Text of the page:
By Eric J. Uhl/ June 13, 2022
In April, Maine enacted a new law regarding payout of unused paid vacation time, L.D. 225, called “An Act Regarding the Treatment of Vacation Time upon the Cessation of Employment.” The new law—which goes into effect on January 1, 2023, and covers private employers with more than 10 employees—ostensibly changes longstanding Maine law on whether an employer must pay out the cash equivalent of unused paid vacation time when an employee separates from employment. The new law amends an existing statute, 26 M.R.S.A. § 626, which requires full payment of wages upon cessation of employment.
Under existing law, Maine employers had been able to determine for themselves whether to pay out unused paid leave to employees upon cessation of employment. If an employer’s policy or practice provided for payment of the unused leave time upon cessation of employment, then the employer would have to treat unused paid leave time the same as final wages and pay out the unused leave time by the next payday after termination, along with the employee’s final wages. If an employer’s policy or practice provided that employees were not entitled to payment of the unused paid leave time upon cessation of employment, then the employer would not have to pay out the unused leave time.
The new law seems to require covered employers to pay out an employee’s unused paid “vacation” upon cessation of employment (unless otherwise governed by a collective bargaining agreement). However, the new law does not change the pre-existing language in the statute giving employers discretion to set a policy on whether to pay out unused paid leave time upon cessation of employment. Instead, the new law merely adds that an employer must pay out unused vacation time accrued “pursuant to the employer’s vacation policy.”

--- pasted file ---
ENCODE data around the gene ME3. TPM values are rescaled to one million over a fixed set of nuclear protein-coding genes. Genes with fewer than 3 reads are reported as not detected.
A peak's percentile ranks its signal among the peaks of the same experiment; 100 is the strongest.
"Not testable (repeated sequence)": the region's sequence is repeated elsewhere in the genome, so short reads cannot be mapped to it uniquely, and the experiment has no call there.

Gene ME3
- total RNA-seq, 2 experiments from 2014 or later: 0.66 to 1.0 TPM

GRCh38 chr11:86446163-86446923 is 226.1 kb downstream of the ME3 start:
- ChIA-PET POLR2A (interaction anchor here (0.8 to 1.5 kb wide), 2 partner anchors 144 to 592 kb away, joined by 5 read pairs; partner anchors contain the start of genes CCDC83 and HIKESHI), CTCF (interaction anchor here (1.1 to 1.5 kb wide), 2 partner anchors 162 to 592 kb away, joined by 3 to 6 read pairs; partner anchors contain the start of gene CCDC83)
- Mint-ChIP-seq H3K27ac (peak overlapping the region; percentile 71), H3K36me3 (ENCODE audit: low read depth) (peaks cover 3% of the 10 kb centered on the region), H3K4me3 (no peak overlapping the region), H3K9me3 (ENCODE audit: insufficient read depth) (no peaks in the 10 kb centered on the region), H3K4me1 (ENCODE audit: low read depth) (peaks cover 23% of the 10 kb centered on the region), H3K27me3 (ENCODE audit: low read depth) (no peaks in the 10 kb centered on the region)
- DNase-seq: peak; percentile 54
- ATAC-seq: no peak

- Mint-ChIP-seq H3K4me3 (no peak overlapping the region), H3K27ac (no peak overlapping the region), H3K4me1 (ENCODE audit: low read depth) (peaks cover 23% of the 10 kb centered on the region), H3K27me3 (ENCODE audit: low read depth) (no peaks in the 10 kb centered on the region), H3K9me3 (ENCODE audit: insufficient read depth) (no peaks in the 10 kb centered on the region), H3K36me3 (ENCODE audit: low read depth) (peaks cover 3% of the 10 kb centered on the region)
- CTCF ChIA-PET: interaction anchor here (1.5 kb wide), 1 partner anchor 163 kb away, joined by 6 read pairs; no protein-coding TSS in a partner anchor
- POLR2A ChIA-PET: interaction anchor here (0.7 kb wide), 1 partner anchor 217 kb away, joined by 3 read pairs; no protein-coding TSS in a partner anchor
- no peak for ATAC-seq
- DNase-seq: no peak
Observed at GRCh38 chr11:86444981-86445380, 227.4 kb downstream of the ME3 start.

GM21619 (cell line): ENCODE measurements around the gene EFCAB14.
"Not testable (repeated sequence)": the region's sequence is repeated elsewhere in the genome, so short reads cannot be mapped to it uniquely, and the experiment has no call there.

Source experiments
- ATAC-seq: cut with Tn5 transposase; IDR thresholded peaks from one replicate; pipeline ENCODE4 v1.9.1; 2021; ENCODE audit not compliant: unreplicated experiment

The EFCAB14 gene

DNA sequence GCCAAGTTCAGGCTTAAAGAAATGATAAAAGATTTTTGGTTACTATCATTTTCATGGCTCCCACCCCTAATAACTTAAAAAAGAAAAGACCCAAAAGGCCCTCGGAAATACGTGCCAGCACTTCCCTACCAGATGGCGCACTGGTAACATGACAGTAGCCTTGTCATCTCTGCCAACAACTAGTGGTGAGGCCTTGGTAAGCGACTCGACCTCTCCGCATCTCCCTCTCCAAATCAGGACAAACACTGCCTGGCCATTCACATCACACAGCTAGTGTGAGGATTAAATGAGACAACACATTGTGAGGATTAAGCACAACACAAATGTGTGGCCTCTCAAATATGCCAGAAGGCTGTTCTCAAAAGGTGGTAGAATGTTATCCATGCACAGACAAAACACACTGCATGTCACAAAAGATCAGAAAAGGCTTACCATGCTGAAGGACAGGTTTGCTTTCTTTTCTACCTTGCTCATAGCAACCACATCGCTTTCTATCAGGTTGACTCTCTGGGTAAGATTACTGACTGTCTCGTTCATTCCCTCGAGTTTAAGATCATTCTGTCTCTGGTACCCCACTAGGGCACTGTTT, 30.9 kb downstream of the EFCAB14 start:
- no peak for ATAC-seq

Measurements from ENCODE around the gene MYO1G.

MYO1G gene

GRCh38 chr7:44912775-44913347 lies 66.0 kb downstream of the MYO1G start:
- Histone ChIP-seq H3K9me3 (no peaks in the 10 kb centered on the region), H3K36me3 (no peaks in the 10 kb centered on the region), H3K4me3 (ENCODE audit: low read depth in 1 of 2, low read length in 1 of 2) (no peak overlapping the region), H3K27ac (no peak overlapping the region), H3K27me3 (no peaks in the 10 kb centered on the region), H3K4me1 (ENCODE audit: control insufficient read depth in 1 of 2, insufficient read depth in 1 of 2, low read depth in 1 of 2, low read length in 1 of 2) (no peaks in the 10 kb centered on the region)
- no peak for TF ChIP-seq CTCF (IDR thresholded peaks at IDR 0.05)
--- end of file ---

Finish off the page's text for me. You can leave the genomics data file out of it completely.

So, while it appears that all employers must now pay out unused “vacation” at the time of termination, it is not entirely clear how the new law would affect employers with policies not to pay out unused paid leave. In addition, the new law does not define “vacation pay,” so it is not clear how the new law affects policies that combine personal and sick leave into a single “paid time off” policy or how it affects unused paid leave under the Maine Earned Paid Leave law.
We hope the Maine Department of Labor will provide additional guidance before the effective date. In the meantime, employers should review their paid leave policies with counsel to determine the effect of the new law. As with an employer’s failure to pay final wages in a timely manner, employees may seek damages for up to three times the amount that should have been paid upon termination, along with attorneys’ fees and costs.
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